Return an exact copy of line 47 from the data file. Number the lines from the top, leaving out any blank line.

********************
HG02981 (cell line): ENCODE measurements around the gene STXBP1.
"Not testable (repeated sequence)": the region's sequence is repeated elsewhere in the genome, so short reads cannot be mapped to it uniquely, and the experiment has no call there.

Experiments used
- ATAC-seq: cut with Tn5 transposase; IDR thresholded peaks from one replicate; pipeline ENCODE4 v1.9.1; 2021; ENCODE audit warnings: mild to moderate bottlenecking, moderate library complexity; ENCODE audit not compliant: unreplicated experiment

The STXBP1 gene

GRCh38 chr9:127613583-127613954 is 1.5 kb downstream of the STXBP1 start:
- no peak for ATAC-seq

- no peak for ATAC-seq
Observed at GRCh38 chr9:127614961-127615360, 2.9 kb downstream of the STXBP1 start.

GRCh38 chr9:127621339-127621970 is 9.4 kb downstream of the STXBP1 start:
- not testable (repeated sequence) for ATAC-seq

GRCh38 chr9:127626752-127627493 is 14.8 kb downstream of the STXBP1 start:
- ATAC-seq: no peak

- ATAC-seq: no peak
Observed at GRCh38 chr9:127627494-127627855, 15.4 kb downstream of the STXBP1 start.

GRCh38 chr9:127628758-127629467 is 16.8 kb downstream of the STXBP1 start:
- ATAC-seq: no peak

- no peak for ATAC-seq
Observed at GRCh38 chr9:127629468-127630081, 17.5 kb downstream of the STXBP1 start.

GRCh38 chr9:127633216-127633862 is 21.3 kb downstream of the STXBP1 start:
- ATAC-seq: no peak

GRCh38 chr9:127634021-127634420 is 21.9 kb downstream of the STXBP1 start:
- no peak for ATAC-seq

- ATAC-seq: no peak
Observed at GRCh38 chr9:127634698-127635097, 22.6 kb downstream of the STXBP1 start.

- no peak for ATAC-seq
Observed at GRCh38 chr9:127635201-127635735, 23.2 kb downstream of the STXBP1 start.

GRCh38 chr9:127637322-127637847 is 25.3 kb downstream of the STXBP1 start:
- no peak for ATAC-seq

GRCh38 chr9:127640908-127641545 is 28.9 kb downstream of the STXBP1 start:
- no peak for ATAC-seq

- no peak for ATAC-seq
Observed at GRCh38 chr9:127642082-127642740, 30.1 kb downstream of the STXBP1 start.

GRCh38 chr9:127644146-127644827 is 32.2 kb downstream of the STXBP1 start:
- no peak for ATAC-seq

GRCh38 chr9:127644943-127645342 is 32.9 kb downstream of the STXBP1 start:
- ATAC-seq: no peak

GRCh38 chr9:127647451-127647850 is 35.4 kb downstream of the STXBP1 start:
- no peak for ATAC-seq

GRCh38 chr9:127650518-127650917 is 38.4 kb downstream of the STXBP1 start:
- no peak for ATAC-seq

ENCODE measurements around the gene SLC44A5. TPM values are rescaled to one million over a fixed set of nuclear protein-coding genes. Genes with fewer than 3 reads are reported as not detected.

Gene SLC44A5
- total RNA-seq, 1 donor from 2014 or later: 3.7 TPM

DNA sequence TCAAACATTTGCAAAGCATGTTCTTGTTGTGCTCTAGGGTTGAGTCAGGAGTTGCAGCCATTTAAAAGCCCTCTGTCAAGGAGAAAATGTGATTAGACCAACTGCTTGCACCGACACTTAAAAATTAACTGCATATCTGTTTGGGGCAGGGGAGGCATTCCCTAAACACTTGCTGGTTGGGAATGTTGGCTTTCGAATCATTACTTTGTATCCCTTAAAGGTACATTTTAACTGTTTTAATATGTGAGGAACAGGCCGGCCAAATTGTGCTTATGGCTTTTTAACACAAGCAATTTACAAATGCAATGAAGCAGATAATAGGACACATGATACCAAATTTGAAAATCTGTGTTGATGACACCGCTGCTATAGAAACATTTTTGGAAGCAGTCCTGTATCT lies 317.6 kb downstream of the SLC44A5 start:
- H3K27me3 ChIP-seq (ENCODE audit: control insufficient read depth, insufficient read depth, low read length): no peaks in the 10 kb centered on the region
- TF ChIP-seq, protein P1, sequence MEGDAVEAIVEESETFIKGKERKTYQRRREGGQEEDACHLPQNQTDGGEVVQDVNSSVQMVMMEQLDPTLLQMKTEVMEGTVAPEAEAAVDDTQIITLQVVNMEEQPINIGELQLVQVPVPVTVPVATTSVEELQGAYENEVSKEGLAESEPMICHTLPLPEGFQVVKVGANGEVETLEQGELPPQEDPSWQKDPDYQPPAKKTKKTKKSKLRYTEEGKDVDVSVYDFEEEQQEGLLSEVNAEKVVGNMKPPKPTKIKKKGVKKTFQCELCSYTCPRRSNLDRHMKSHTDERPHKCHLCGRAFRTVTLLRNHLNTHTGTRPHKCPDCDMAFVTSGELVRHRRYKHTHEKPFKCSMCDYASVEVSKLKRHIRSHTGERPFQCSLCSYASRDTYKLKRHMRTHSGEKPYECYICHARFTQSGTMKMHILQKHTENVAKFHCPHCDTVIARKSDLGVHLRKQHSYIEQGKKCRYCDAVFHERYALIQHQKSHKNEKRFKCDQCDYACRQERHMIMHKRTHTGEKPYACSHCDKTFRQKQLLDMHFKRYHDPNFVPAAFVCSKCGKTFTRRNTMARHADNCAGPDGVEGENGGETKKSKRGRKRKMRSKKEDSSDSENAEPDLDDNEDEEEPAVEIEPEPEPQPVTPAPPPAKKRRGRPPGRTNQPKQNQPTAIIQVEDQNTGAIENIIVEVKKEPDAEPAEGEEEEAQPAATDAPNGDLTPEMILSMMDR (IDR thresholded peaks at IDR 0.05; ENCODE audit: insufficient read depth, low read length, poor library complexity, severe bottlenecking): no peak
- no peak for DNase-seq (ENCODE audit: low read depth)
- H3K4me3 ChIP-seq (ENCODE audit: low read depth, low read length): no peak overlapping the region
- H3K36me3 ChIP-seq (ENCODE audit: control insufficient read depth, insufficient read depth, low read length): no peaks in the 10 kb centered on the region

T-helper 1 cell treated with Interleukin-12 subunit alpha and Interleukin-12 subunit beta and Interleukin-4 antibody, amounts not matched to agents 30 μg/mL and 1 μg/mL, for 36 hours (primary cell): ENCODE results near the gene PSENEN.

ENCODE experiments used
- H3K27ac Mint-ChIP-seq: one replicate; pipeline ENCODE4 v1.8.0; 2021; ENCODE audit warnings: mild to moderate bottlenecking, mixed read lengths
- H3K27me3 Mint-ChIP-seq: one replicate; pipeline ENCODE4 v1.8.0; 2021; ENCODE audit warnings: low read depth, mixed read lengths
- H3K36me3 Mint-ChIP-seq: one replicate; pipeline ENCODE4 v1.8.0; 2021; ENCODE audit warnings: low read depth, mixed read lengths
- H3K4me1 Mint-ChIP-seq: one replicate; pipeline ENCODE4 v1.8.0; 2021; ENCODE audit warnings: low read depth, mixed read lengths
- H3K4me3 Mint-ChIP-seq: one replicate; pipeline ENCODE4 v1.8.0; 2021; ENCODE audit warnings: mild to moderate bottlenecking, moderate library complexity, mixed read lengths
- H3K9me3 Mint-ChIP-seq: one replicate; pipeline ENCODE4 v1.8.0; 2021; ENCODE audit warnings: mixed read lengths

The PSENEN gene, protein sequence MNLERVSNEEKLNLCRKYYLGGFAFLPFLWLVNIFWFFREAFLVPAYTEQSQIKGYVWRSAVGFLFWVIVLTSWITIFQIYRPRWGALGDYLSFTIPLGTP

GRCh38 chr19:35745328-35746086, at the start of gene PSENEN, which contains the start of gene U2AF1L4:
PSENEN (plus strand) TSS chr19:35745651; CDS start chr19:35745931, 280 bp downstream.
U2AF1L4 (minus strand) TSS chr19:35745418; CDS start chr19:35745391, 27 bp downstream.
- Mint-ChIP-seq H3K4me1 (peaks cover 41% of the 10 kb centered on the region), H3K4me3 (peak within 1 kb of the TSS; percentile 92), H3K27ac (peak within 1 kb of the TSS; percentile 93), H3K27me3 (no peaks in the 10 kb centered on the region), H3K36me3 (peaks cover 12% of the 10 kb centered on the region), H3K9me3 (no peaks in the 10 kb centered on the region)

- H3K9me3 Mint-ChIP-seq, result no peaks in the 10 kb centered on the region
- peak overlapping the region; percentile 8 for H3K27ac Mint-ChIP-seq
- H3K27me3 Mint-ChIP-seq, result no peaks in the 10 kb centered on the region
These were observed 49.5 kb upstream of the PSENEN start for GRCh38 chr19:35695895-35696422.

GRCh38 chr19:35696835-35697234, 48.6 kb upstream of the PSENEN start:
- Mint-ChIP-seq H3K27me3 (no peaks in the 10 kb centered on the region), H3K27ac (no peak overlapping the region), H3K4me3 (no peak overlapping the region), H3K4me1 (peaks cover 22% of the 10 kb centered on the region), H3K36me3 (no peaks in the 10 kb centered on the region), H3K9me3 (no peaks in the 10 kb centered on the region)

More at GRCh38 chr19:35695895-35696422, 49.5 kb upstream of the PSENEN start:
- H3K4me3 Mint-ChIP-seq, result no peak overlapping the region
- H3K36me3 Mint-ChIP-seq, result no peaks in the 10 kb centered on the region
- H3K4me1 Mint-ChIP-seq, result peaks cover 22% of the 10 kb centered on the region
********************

- TF ChIP-seq, protein P1, sequence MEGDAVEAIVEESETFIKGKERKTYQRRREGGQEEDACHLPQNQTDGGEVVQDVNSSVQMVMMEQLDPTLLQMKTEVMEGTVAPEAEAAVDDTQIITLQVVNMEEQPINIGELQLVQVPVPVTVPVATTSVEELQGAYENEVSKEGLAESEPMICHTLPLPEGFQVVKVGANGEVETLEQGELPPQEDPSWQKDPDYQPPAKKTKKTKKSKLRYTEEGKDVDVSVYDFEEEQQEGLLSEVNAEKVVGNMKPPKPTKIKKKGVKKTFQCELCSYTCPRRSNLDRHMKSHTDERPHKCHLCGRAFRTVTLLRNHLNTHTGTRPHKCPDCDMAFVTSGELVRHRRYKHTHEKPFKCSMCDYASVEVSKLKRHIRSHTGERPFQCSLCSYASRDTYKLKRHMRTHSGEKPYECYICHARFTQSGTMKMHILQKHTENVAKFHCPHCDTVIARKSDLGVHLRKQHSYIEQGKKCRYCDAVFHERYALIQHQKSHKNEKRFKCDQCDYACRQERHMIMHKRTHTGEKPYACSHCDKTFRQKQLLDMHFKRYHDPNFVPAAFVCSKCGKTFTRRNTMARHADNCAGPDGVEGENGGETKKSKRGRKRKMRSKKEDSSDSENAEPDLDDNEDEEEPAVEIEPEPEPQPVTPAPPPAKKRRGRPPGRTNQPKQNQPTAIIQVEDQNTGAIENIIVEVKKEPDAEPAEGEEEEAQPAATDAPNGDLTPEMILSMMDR (IDR thresholded peaks at IDR 0.05; ENCODE audit: insufficient read depth, low read length, poor library complexity, severe bottlenecking): no peak